The Delhi High Court has sought the city police's response on a woman's plea seeking direction to lodge an FIR against animal rights activist Maneka Gandhi and her sister for "illegally" taking away animals from a shelter home and threatening her.
Issuing notice to police, Justice Kailash Gambhir sought their replies by October 21 on Nisha Sharma's plea alleging police failure in lodging a case against Gandhi, founder member of Sanjay Gandhi Animal Care Centre (SGACC), and also her sister Ambika Shukla, its director, under various sections of IPC for threatening her and also under the Prevention of Cruelty against Animals Act for forcefully taking away the animals.
The court also asked police to file a status report on Sharma's claim that Shukla on March 28, 2012 had forcefully taken away some animals, including those given to her by one Sheila Devall, from her shelter home "without any legal sanction and authority" in police presence.
The petition, filed through advocate Nikita Sharma and Atul Nagarajan, challenged the magistrate as well as session judge's order dismissing the plea and said "respondents (Gandhi and Shukla) are private people having a NGO and they have no authority under any provision of law to take away the animals forcefully from the possession of anyone."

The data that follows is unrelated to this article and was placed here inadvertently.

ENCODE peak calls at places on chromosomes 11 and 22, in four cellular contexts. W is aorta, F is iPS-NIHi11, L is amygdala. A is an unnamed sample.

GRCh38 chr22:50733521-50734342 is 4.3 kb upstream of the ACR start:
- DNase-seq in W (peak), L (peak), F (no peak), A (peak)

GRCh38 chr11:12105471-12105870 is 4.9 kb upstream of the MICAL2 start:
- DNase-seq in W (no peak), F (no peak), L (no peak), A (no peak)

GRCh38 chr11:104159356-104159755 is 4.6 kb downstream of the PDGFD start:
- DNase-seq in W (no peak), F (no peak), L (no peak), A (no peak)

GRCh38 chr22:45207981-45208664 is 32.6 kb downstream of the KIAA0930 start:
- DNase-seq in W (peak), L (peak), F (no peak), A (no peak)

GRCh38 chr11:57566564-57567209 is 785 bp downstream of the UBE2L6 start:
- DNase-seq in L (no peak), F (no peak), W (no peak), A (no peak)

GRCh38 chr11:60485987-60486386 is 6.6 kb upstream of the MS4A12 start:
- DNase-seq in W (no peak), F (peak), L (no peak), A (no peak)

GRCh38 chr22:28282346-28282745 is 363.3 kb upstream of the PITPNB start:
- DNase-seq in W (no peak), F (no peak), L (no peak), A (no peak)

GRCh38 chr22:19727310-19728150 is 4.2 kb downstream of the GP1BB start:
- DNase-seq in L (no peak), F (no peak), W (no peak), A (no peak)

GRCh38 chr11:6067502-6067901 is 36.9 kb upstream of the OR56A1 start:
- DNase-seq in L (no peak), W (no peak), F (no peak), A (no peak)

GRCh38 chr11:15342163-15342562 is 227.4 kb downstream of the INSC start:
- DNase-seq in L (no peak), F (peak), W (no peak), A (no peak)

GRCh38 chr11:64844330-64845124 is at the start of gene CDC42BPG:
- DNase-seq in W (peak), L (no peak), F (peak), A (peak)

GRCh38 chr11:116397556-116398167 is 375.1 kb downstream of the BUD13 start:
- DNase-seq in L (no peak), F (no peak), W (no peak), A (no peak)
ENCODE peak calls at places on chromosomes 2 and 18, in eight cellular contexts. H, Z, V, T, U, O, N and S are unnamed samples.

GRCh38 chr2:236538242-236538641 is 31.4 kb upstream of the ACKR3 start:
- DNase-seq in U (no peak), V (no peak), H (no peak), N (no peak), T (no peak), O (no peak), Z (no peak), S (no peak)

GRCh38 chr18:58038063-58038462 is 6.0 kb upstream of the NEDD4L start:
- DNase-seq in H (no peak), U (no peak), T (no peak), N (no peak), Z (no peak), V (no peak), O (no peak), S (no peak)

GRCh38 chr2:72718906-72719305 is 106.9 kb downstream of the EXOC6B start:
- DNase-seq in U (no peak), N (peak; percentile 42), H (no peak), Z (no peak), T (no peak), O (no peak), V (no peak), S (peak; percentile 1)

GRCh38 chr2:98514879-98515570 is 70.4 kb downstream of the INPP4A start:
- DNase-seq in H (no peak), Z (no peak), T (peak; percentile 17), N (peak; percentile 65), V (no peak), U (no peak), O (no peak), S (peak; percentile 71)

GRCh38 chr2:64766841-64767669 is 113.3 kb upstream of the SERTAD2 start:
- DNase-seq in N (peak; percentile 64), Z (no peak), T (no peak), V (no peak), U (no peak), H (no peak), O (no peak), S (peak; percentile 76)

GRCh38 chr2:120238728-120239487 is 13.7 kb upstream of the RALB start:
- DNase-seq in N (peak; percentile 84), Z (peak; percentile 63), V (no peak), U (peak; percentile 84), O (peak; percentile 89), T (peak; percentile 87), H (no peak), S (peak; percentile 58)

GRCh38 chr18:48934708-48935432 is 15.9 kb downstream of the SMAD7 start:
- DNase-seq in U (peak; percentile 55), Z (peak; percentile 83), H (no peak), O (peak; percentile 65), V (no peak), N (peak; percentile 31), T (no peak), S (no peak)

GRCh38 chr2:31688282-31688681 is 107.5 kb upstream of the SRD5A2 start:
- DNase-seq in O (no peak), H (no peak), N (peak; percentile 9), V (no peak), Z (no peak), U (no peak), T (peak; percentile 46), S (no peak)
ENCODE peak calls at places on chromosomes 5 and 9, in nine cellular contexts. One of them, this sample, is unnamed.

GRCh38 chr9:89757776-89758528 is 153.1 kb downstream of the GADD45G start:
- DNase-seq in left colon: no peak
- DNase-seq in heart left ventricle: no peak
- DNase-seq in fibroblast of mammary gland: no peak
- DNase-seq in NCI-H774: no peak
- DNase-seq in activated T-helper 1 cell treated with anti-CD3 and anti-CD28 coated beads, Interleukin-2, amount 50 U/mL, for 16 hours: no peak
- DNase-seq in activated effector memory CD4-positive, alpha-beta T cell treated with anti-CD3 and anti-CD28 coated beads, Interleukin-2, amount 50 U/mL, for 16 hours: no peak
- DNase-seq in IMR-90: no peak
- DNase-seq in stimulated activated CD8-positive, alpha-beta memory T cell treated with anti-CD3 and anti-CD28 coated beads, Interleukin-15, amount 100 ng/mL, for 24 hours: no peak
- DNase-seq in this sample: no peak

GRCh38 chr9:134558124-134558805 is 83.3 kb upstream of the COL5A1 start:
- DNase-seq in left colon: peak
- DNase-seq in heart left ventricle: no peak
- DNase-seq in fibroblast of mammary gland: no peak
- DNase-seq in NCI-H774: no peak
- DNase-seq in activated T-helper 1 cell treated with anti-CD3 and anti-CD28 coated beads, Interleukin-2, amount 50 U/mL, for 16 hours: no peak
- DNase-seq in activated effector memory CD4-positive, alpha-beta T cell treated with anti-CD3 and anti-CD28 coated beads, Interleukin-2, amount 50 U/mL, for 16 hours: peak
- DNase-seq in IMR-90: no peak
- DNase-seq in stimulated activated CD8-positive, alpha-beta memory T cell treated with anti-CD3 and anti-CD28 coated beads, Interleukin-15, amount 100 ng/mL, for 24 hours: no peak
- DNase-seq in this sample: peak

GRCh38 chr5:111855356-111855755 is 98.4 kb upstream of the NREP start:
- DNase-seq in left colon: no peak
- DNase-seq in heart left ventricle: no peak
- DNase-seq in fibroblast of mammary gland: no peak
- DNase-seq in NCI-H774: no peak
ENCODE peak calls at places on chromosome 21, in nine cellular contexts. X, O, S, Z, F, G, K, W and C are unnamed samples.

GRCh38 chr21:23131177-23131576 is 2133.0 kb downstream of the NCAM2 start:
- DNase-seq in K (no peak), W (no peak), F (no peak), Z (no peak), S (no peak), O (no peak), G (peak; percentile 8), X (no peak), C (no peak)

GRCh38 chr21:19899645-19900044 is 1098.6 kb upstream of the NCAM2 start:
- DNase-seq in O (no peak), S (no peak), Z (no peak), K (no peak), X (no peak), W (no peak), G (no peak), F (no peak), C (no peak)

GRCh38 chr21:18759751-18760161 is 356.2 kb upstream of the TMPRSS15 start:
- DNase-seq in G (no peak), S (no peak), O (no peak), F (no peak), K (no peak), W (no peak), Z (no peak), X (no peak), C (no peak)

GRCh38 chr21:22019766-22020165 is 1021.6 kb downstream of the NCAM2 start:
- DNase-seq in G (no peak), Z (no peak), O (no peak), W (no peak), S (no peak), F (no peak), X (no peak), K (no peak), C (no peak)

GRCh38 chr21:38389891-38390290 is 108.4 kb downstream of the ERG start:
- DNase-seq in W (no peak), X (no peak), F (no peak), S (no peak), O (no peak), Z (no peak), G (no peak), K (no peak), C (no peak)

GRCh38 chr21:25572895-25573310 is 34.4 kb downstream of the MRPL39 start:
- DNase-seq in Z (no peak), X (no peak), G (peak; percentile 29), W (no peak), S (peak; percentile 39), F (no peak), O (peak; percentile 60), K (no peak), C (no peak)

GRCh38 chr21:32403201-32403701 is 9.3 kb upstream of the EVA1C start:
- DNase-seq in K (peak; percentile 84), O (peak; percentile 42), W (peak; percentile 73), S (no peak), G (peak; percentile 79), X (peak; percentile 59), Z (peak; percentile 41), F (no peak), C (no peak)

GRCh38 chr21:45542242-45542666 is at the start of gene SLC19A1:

"Animal board is the only authority having such powers and no private individual. No prior notice or intimation was given to the petitioner," the plea said.
According to Sharma, British national Devall had given her animals for care in the shelter home as she was leaving for Mumbai.
Sharma said she had got a call from Shukla on March 28, 2012 saying Devall was associated with SGACC and had illegally kept some animals of the NGO but without informing its management she had left the place and given the animals to the shelter home.
Shukla and her associates had come to the petitioner's shelter home and not only taken away Davell's animals and also taken away the pets belonging to the petitioner, the plea said.
The plea also alleged that Shukla and her sister had threatened the petitioner, who was pregnant when the incident had happened, over phone for keeping the animals.
Claiming that the petitioner's husband had lodged a complaint with the police, the plea contended that no further legal action was taken by the police.
In April last year, the petitioner had filed a complaint before the magistrate who had dismissed the plea. Again, the sessions judge had also rejected the petitioner's appeal in April this year.
Citing Supreme Court judgements, the petitioner said once a complaint is filed, the police is bound to register a case and sought quashing of the trial court orders.